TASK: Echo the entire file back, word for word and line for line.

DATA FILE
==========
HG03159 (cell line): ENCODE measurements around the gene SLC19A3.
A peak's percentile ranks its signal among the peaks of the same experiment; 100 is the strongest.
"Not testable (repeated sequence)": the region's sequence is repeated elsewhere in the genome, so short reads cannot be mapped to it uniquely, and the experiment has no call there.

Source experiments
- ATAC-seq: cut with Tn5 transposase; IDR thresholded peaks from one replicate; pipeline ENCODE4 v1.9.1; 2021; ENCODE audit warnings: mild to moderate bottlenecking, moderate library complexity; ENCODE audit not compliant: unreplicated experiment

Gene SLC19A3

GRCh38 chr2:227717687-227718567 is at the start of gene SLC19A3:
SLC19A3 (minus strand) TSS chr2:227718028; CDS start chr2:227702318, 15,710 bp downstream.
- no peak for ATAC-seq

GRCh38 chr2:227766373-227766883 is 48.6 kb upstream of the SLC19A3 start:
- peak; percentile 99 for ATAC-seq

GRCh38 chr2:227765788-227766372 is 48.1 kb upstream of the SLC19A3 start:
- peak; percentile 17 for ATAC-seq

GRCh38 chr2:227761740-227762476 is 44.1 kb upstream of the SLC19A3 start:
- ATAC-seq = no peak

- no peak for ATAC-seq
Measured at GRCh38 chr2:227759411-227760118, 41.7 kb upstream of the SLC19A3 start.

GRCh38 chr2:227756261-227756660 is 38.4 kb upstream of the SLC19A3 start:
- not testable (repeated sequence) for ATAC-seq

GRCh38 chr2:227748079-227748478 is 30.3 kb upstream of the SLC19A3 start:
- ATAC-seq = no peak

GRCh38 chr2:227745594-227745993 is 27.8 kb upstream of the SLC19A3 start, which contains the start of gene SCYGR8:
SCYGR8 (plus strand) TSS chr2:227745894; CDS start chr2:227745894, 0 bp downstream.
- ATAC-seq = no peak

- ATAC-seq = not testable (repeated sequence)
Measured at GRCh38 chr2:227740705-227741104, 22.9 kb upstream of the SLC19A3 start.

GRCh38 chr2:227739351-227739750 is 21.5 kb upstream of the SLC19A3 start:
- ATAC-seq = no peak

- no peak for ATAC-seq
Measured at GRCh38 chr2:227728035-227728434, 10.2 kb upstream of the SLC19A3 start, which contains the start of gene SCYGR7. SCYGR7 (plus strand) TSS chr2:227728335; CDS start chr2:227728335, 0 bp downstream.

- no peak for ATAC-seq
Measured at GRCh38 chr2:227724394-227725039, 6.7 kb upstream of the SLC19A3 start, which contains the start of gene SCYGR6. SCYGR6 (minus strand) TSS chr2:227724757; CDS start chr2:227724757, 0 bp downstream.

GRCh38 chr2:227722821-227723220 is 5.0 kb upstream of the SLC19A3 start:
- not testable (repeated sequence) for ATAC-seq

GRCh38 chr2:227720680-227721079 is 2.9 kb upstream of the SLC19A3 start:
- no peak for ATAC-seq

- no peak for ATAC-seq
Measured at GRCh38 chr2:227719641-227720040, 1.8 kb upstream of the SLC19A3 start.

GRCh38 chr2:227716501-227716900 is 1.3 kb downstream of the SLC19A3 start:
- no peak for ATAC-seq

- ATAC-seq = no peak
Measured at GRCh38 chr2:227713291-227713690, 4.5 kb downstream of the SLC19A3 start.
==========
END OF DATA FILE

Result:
HG03159 (cell line): ENCODE measurements around the gene SLC19A3.
A peak's percentile ranks its signal among the peaks of the same experiment; 100 is the strongest.
"Not testable (repeated sequence)": the region's sequence is repeated elsewhere in the genome, so short reads cannot be mapped to it uniquely, and the experiment has no call there.

Source experiments
- ATAC-seq: cut with Tn5 transposase; IDR thresholded peaks from one replicate; pipeline ENCODE4 v1.9.1; 2021; ENCODE audit warnings: mild to moderate bottlenecking, moderate library complexity; ENCODE audit not compliant: unreplicated experiment

Gene SLC19A3

GRCh38 chr2:227717687-227718567 is at the start of gene SLC19A3:
SLC19A3 (minus strand) TSS chr2:227718028; CDS start chr2:227702318, 15,710 bp downstream.
- no peak for ATAC-seq

GRCh38 chr2:227766373-227766883 is 48.6 kb upstream of the SLC19A3 start:
- peak; percentile 99 for ATAC-seq

GRCh38 chr2:227765788-227766372 is 48.1 kb upstream of the SLC19A3 start:
- peak; percentile 17 for ATAC-seq

GRCh38 chr2:227761740-227762476 is 44.1 kb upstream of the SLC19A3 start:
- ATAC-seq = no peak

- no peak for ATAC-seq
Measured at GRCh38 chr2:227759411-227760118, 41.7 kb upstream of the SLC19A3 start.

GRCh38 chr2:227756261-227756660 is 38.4 kb upstream of the SLC19A3 start:
- not testable (repeated sequence) for ATAC-seq

GRCh38 chr2:227748079-227748478 is 30.3 kb upstream of the SLC19A3 start:
- ATAC-seq = no peak

GRCh38 chr2:227745594-227745993 is 27.8 kb upstream of the SLC19A3 start, which contains the start of gene SCYGR8:
SCYGR8 (plus strand) TSS chr2:227745894; CDS start chr2:227745894, 0 bp downstream.
- ATAC-seq = no peak

- ATAC-seq = not testable (repeated sequence)
Measured at GRCh38 chr2:227740705-227741104, 22.9 kb upstream of the SLC19A3 start.

GRCh38 chr2:227739351-227739750 is 21.5 kb upstream of the SLC19A3 start:
- ATAC-seq = no peak

- no peak for ATAC-seq
Measured at GRCh38 chr2:227728035-227728434, 10.2 kb upstream of the SLC19A3 start, which contains the start of gene SCYGR7. SCYGR7 (plus strand) TSS chr2:227728335; CDS start chr2:227728335, 0 bp downstream.

- no peak for ATAC-seq
Measured at GRCh38 chr2:227724394-227725039, 6.7 kb upstream of the SLC19A3 start, which contains the start of gene SCYGR6. SCYGR6 (minus strand) TSS chr2:227724757; CDS start chr2:227724757, 0 bp downstream.

GRCh38 chr2:227722821-227723220 is 5.0 kb upstream of the SLC19A3 start:
- not testable (repeated sequence) for ATAC-seq

GRCh38 chr2:227720680-227721079 is 2.9 kb upstream of the SLC19A3 start:
- no peak for ATAC-seq

- no peak for ATAC-seq
Measured at GRCh38 chr2:227719641-227720040, 1.8 kb upstream of the SLC19A3 start.

GRCh38 chr2:227716501-227716900 is 1.3 kb downstream of the SLC19A3 start:
- no peak for ATAC-seq

- ATAC-seq = no peak
Measured at GRCh38 chr2:227713291-227713690, 4.5 kb downstream of the SLC19A3 start.